Solidarity funding

How can solidarity funding encourage the vitality of contemporary arts in these uncertain times?

Due to changing historical, cultural, political and economic factors, not all Europeans can cooperate within Europe in the same way (presenting, for example, German work in France is easy because of institutional support, while presenting work from Albania in Croatia is almost impossible, due to lack of institutional support).

Also, because of unstable political and social situation (political shifts leading to funding cuts, censorship, migration of artists and cultural workers due to political instability), funding institutions get stuck within their working frameworks and often don’t respond quickly enough to these unexpected circumstances. How to support art projects based on their artistic and collaborative potential rather than where they come from? How to create conditions and models which tackle the inequality of access to mobility and funding? How to make sure the unfunded (and thus virtually impossible) projects get funding and support?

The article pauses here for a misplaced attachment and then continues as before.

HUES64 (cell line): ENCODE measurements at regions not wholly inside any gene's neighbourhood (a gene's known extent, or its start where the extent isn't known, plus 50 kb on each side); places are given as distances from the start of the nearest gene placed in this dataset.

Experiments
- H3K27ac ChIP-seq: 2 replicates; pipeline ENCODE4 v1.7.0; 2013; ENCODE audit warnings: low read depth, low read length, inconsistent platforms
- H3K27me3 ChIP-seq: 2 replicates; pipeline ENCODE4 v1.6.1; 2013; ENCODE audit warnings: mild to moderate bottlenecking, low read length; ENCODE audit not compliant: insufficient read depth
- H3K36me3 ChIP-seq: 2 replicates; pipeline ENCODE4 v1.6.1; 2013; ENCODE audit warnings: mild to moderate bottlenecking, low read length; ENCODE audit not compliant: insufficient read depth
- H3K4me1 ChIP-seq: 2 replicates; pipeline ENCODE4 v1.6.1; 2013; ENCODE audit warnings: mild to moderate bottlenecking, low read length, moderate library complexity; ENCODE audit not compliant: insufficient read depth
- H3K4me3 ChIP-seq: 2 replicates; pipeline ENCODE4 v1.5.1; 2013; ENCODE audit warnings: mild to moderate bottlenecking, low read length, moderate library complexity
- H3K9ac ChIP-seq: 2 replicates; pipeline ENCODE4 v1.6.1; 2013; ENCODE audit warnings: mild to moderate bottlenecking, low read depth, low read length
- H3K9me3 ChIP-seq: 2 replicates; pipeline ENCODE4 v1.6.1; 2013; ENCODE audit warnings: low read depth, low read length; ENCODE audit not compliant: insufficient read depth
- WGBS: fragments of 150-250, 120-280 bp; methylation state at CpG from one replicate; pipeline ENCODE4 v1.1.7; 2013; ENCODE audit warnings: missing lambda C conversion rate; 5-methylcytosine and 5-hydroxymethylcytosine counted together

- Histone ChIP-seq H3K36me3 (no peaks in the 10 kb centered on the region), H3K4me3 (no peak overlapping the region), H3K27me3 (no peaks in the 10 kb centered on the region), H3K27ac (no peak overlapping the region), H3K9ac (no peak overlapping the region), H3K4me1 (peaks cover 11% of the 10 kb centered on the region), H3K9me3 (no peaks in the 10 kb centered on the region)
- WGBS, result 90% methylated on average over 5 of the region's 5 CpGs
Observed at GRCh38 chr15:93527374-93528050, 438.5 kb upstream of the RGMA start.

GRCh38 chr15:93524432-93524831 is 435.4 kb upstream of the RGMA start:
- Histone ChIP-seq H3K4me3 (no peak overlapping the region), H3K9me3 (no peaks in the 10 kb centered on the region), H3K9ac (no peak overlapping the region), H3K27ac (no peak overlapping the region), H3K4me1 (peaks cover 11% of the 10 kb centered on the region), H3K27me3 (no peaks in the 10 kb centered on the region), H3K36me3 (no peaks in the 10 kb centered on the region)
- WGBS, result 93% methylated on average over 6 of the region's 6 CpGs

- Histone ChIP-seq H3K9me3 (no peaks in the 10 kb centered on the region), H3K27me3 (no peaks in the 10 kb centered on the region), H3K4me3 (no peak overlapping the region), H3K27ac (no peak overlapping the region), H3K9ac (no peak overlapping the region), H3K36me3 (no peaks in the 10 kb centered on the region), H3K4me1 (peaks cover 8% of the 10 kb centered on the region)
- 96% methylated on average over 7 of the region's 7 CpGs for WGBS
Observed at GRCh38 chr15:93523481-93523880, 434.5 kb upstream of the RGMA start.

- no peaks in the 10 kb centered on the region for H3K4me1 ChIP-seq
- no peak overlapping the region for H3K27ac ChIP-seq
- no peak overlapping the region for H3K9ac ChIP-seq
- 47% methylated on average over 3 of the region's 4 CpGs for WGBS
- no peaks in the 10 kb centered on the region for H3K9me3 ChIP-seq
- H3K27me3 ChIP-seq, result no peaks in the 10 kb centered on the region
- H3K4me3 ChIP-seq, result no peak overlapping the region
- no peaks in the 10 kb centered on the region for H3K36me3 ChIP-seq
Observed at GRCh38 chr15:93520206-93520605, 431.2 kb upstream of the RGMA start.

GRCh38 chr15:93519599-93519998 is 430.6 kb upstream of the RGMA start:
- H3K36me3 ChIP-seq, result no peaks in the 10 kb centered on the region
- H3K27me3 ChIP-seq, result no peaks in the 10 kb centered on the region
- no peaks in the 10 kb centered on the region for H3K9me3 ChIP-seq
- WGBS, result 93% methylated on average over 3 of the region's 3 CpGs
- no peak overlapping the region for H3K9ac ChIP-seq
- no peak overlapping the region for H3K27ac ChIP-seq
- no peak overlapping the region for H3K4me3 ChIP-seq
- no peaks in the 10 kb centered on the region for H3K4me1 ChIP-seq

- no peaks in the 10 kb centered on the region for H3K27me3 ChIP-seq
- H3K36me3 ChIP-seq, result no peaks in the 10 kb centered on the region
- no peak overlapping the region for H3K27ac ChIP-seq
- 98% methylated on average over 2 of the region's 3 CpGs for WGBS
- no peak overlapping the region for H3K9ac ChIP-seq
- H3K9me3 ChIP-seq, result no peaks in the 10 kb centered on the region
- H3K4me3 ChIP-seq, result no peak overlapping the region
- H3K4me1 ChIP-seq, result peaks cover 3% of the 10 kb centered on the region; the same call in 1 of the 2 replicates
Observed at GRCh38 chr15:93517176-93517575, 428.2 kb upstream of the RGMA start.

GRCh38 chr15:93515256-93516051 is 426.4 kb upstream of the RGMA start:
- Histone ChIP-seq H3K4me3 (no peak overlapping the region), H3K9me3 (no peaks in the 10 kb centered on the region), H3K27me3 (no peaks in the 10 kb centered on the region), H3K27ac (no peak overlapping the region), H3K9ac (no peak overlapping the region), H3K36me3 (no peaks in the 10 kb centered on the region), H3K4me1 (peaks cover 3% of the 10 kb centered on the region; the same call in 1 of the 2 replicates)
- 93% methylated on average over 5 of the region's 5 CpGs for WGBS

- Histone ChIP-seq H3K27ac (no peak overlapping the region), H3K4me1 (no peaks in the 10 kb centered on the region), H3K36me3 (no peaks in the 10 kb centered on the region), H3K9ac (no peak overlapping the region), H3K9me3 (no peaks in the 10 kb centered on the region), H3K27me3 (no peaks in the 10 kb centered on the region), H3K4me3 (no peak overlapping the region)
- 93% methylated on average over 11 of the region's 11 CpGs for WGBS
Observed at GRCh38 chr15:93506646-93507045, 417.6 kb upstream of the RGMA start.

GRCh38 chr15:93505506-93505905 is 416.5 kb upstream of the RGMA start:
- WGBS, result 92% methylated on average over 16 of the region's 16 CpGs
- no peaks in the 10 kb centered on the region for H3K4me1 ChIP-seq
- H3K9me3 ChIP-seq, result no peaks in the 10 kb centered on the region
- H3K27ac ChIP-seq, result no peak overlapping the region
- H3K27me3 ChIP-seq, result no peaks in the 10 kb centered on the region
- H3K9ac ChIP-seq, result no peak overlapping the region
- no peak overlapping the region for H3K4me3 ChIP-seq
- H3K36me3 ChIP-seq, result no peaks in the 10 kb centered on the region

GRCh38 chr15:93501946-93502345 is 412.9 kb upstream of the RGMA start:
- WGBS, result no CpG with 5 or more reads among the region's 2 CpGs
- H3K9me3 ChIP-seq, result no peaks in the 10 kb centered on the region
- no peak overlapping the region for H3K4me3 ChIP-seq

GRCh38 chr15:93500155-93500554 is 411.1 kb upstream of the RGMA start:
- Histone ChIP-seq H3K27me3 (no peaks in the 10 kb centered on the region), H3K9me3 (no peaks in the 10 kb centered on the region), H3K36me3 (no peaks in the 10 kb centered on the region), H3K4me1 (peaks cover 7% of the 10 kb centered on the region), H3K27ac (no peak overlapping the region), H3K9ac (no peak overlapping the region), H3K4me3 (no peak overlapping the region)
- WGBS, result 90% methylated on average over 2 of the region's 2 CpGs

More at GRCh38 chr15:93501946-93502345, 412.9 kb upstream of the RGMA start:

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Solidarity Funding: Western European Dominance

Solidarity is a complex construct which can have many different perspectives due to individual belief, social, ethnic and cultural background. When it comes to solidarity in funding, it is mostly Euro-centric interpretation of the financing which refers mostly exclusively to Western and Northern Europe. The group extracted six prototypes of solidarity funding: solidarity manifesto, game, solidarity tax on Creative Europe funding which would be directed to the non-eligible states, social network based on solidarity and b'n'b platform opened for non-artist which would serve as basis for mobility fund.

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